Here I’m making another color-splash window frame for the window on the sliding door. Again, 3/16″ plywood, some padding, and the colorful patterned curtain fabric we wanted to accent with, spray glued on, plus short upholstery staples into the wood. The frame was cut to the exact size so that it would just push in and snap-fit into the opening left by the door panel which is covered in a super low-knap Ozite carpet-like fabric. And so this way, there are no rattles possible at all, and the trim piece is easily removable if it should ever need cleaning or recovering, etc. (click on any picture to see enlarged high resolution.)
Another advantage to not having another window back in the galley was that if it was open it would get hit by the sliding door when opened. Of course, we could’ve just used the standard cheaper slider single pane RV window there to elliminate the potential problem, but then we’d have to put up with the thermal breach issue and the heat loss (or gain) from it, the condesation dripping water down the inside of the window in cold weather, and the rain coming in thru the window if open when raining. And we did end up coming up with a kind of a window in the galley anyway. We put a 32″ 1080P tv screen there in the galley (even though we also have a projection home theater over in the dinette/bedroom).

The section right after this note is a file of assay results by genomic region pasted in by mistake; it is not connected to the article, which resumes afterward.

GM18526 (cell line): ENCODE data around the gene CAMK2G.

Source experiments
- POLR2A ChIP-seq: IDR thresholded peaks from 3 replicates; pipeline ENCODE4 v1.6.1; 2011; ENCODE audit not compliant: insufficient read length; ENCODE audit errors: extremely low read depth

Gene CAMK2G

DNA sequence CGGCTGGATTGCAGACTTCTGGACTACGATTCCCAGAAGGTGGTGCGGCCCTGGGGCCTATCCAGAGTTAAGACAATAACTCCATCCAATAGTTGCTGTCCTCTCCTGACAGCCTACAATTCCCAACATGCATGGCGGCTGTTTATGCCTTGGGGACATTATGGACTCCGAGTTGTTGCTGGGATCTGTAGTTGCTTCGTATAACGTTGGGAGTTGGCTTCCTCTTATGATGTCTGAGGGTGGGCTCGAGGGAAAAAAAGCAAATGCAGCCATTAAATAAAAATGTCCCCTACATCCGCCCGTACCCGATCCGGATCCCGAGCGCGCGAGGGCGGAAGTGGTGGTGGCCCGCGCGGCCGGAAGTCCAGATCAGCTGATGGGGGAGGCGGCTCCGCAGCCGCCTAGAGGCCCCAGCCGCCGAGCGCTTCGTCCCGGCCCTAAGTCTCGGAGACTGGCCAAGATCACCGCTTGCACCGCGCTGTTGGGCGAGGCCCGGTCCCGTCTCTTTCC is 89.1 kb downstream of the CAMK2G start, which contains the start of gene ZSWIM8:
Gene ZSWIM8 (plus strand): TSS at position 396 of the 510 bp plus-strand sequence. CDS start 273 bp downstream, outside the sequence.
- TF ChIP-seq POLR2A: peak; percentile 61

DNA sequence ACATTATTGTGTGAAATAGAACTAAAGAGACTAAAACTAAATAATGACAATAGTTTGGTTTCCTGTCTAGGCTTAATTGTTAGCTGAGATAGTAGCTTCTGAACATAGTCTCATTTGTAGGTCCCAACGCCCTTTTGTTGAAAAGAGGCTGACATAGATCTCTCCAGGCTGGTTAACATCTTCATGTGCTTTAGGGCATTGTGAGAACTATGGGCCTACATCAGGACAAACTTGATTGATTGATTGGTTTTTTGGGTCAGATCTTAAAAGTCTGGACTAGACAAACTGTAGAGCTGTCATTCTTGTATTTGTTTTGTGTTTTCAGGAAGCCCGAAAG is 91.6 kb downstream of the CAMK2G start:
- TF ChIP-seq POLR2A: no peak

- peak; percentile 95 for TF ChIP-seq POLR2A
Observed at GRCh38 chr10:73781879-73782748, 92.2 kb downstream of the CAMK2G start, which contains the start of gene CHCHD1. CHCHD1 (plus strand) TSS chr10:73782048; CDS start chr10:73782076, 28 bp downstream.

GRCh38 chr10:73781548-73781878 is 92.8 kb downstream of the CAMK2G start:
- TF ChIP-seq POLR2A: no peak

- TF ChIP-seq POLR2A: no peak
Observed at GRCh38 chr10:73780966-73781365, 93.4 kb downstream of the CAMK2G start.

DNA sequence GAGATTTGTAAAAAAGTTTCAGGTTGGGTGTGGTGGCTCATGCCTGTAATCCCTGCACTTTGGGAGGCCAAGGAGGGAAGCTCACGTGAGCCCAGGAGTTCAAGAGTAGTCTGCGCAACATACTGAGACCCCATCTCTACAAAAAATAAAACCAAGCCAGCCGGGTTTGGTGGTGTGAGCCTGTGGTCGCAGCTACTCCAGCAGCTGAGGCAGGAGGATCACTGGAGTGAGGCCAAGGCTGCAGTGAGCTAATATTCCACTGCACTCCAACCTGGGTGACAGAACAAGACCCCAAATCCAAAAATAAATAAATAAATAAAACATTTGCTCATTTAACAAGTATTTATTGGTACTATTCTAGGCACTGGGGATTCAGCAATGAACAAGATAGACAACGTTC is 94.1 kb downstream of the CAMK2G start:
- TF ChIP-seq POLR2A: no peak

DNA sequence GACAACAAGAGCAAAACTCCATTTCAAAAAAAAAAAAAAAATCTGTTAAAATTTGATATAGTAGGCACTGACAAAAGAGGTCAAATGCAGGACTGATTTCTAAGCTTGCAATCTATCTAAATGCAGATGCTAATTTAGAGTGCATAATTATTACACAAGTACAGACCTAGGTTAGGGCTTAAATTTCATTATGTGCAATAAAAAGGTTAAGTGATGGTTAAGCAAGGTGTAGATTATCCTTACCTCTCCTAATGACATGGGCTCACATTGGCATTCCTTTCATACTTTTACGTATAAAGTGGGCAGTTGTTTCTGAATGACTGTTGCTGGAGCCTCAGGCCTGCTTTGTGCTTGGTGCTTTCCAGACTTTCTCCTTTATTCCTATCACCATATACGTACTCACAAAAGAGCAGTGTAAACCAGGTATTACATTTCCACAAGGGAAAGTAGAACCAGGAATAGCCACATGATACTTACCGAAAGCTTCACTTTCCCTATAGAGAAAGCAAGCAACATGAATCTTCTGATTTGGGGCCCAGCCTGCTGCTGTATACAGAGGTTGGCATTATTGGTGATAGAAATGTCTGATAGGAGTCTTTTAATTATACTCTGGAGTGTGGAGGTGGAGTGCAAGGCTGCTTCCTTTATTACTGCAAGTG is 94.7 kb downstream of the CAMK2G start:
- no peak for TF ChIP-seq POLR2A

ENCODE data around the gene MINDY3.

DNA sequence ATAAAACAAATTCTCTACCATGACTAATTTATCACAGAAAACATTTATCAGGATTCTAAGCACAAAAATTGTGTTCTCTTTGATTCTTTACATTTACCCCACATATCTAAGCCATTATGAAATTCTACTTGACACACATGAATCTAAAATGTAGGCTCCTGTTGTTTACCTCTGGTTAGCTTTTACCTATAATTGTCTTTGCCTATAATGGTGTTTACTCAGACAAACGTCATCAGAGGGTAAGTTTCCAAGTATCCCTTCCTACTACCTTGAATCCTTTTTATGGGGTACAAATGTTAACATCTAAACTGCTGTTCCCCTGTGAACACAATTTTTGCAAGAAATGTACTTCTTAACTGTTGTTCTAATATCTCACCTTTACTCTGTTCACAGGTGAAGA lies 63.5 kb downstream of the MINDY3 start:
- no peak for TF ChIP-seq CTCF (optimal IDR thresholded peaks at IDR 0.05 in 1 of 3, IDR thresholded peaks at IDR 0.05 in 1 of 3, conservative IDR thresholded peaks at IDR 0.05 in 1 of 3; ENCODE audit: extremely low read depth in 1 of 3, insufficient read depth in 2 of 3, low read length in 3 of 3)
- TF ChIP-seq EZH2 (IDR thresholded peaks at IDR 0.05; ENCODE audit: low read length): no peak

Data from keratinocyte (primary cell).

The tv fits into that area there on the wall where you see the spray foam, it will be used for any tv/video viewing during the day, because the projector is so low in brightness, it needs total light control, like every window shade pulled tight, and/or it being dark out. AND, the other main reason for the (higher resolution) tv screen (the projector is just 720p) , is that we will have a security DVR with four 1080p cameras on the roof, in each of the four directions. So in addtion to being able to see what’s going on at night (100′ infrared performance) or when every black-out shade is closed, we can select one of the four cameras during the day, and it will look just like a window in the galley! (this pic obviously does not have the window trim snapped in yet)